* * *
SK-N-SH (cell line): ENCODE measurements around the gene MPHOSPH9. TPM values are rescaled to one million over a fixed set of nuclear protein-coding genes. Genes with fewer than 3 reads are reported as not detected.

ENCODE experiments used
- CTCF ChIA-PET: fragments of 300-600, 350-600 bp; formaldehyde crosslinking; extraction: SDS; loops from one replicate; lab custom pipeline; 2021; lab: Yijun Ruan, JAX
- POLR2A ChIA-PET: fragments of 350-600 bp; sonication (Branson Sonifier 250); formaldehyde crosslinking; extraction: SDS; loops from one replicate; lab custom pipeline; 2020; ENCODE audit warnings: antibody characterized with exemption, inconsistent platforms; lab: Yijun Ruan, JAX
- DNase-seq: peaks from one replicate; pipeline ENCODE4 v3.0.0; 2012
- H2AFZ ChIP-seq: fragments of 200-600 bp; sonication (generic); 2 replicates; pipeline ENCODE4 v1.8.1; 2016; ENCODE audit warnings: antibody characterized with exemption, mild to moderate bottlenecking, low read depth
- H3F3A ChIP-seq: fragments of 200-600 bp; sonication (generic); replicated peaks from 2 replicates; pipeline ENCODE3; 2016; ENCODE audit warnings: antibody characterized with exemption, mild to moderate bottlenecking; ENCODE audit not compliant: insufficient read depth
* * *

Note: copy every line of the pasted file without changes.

SK-N-SH (cell line): ENCODE measurements around the gene MPHOSPH9. TPM values are rescaled to one million over a fixed set of nuclear protein-coding genes. Genes with fewer than 3 reads are reported as not detected.

ENCODE experiments used
- CTCF ChIA-PET: fragments of 300-600, 350-600 bp; formaldehyde crosslinking; extraction: SDS; loops from one replicate; lab custom pipeline; 2021; lab: Yijun Ruan, JAX
- POLR2A ChIA-PET: fragments of 350-600 bp; sonication (Branson Sonifier 250); formaldehyde crosslinking; extraction: SDS; loops from one replicate; lab custom pipeline; 2020; ENCODE audit warnings: antibody characterized with exemption, inconsistent platforms; lab: Yijun Ruan, JAX
- DNase-seq: peaks from one replicate; pipeline ENCODE4 v3.0.0; 2012
- H2AFZ ChIP-seq: fragments of 200-600 bp; sonication (generic); 2 replicates; pipeline ENCODE4 v1.8.1; 2016; ENCODE audit warnings: antibody characterized with exemption, mild to moderate bottlenecking, low read depth
- H3F3A ChIP-seq: fragments of 200-600 bp; sonication (generic); replicated peaks from 2 replicates; pipeline ENCODE3; 2016; ENCODE audit warnings: antibody characterized with exemption, mild to moderate bottlenecking; ENCODE audit not compliant: insufficient read depth